Wednesday, September 3, 2008


Charles Baxter, I can't get enough of your writing about writing. I am now reading Burning Down the House: Essays on Fiction for I think the fourth time (and not the last--I assigned it to my advanced fiction workshop this semester.) I read part of it every morning at my writing desk. I have taken to recording great lines in red ink in my notebook, interspersed with my own black-ink notations and story bits.

This morning I came upon this, a bracing and sharp observation that is particularly germane in this increasingly strange and obsessive Palin drama. Writing about how reactionary politicians "have done their best to co-opt the family and turn it into a kind of kitsch social unit," Baxter ties it into art:
The concept of "family values" is inherently rigid and inflexible. It's meant to stop thought. Good fiction and theater usually assume that "family values" should be in some kind of interesting uproar. To remove the contrast from within the family and to substitute an idea of uniformity is to kill off art for political ends. The family becomes a small molecular army, on the march for rectitude. Political representations of "family values" thus have a quality of poster art, and because they have a relationship to propaganda, they are nearly always tainted by a feeling of false surfaces. In other words, they have a mean-spirited wish to be endearing and cute. The result is a sort of nostalgia lacquered with rage, characteristic of the art of police states.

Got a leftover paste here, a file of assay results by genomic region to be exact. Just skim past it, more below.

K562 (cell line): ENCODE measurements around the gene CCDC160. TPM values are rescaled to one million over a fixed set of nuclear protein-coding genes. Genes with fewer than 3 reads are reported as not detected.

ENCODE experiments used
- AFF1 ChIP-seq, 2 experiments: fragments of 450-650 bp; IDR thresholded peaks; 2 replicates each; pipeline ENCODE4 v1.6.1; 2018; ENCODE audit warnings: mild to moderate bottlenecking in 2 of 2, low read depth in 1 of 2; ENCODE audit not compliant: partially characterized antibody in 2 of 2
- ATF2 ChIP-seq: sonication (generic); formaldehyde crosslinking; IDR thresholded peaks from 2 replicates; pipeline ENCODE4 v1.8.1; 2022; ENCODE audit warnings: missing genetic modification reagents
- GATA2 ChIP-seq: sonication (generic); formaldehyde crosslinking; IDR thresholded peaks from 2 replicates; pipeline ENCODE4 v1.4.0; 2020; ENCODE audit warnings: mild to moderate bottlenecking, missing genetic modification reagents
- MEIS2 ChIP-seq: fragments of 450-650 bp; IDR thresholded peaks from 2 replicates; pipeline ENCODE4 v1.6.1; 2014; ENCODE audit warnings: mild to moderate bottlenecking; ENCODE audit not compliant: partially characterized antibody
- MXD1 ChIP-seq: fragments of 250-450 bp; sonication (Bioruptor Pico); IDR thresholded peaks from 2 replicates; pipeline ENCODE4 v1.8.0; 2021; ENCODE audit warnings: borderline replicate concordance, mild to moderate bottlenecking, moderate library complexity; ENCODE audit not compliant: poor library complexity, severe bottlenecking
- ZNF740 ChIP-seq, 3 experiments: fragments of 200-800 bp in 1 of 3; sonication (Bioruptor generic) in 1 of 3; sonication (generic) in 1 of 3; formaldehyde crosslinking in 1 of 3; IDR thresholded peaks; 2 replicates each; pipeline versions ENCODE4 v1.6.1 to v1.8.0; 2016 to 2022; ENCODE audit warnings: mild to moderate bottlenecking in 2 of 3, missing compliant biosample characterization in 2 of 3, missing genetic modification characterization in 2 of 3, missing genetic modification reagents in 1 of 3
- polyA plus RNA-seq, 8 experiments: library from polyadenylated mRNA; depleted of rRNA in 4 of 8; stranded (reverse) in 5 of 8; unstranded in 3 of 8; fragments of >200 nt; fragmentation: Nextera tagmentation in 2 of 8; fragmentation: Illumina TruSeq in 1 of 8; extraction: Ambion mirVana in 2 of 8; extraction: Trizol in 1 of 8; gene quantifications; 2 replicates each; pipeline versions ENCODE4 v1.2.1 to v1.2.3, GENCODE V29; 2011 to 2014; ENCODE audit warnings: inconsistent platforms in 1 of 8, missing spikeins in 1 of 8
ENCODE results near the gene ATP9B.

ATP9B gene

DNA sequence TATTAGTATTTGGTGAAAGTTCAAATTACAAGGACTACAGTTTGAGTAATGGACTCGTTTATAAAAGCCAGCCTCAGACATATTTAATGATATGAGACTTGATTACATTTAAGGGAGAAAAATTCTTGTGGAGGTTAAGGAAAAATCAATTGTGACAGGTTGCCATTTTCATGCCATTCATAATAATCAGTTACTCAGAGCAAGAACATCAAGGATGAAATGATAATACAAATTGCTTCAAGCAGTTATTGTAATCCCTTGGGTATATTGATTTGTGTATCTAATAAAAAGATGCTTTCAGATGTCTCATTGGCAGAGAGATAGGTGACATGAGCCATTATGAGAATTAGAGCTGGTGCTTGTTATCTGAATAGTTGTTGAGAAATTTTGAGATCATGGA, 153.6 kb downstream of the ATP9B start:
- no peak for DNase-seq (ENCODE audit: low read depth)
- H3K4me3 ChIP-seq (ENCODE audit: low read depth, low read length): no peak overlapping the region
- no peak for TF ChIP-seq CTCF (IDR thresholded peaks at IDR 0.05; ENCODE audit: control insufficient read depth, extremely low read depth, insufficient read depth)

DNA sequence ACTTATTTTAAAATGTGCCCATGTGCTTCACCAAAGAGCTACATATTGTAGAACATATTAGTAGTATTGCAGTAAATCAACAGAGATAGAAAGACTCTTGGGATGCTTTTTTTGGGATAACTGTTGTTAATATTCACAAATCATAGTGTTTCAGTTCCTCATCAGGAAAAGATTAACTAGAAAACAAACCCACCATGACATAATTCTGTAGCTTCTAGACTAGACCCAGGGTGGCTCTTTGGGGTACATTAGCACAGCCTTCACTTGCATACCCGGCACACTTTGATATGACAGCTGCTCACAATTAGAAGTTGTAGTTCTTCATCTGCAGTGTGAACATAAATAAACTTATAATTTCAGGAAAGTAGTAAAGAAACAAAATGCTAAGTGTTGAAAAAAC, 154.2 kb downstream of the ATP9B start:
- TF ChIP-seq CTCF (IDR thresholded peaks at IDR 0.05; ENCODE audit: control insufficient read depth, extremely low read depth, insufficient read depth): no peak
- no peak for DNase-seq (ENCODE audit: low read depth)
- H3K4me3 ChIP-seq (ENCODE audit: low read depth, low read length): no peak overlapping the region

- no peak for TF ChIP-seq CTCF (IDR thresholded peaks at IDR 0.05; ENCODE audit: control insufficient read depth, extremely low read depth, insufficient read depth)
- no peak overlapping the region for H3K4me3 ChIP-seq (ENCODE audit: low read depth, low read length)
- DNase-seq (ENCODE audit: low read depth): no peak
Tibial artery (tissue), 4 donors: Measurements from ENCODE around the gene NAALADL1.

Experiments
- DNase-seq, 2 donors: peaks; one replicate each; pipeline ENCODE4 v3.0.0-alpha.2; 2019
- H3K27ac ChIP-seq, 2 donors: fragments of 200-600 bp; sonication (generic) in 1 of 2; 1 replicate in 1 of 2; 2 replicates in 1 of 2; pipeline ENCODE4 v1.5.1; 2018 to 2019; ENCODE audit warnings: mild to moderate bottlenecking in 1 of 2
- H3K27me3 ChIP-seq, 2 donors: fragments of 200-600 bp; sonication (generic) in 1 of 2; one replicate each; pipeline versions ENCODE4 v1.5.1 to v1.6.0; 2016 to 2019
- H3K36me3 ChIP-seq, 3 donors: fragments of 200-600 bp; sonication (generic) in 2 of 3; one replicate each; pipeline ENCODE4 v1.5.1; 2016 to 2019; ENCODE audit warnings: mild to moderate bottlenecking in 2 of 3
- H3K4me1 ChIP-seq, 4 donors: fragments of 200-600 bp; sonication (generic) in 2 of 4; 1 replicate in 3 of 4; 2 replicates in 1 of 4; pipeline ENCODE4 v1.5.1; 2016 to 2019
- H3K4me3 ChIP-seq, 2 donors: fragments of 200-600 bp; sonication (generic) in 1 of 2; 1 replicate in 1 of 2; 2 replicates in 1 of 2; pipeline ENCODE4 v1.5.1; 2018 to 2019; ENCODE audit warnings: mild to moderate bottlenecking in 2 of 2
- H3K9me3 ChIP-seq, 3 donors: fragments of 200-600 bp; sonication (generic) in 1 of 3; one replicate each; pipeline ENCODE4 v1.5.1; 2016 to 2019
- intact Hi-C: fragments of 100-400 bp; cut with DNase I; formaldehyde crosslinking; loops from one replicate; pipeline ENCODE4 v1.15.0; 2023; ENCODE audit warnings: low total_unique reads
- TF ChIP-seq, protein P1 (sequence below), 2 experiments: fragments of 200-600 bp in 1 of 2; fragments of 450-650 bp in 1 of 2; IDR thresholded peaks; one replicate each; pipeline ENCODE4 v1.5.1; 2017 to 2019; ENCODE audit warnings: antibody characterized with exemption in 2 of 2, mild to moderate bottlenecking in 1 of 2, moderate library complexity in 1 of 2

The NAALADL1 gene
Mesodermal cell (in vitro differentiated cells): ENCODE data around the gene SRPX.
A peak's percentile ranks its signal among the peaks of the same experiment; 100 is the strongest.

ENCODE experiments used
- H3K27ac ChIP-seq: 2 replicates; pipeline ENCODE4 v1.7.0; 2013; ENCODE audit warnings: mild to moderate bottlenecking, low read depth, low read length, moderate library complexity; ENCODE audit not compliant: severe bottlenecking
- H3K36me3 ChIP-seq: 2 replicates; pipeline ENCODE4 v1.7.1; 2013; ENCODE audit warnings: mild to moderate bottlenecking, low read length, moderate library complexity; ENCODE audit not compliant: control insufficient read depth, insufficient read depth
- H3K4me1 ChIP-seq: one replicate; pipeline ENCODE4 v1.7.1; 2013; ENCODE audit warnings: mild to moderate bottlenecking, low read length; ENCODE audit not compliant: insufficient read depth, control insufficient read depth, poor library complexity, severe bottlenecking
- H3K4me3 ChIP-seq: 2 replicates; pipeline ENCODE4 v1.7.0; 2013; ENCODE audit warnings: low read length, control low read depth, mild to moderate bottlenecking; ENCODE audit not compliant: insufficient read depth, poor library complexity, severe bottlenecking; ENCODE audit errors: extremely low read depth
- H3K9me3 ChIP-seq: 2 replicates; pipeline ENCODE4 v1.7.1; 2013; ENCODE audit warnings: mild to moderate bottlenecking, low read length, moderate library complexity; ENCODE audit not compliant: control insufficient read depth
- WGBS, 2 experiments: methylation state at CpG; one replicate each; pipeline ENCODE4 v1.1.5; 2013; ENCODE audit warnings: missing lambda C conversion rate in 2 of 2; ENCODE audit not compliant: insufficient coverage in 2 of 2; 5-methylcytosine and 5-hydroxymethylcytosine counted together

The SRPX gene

It's in the essay "Counterpointed Characterization" if you want to find it.

The only other thing I will say about Sarah Palin, because I literally woke up and sternly imposed upon myself a moratorium for today--I can't help it, I am fascinated and revolted on every level, as a media junkie, a feminist, a native of a rural small-town hunting-territory backwoods town rampant with teen pregnancy--oh my god, can you imagine if the mayor of like, Detroit Lakes became the Vice Presidential candidate?--anyway--is, you know this gravely-concerned refrain of "unwed teen mother, so sad"? Well, just as troubling and sad, in my experience, is a WED teen mother.

And just one more thing: I really like this knowledgeable and funny and informed blog Mudflats by an Alaskan writer, who, along with providing smart analysis from a depth of accumulated experience and knowledge, even provides the service of driving around Wasilla and photographing the bleak little town, which reminds me of Bagley or Wadena or something.

Now I have totally disobeyed myself.

1 comment:

Aunt Red said...

"Well, just as troubling and sad, in my experience, is a WED teen mother."

kein witz. if not more troubling. The fact that Palin's daughter is actually marrying the father of her child upsets me more.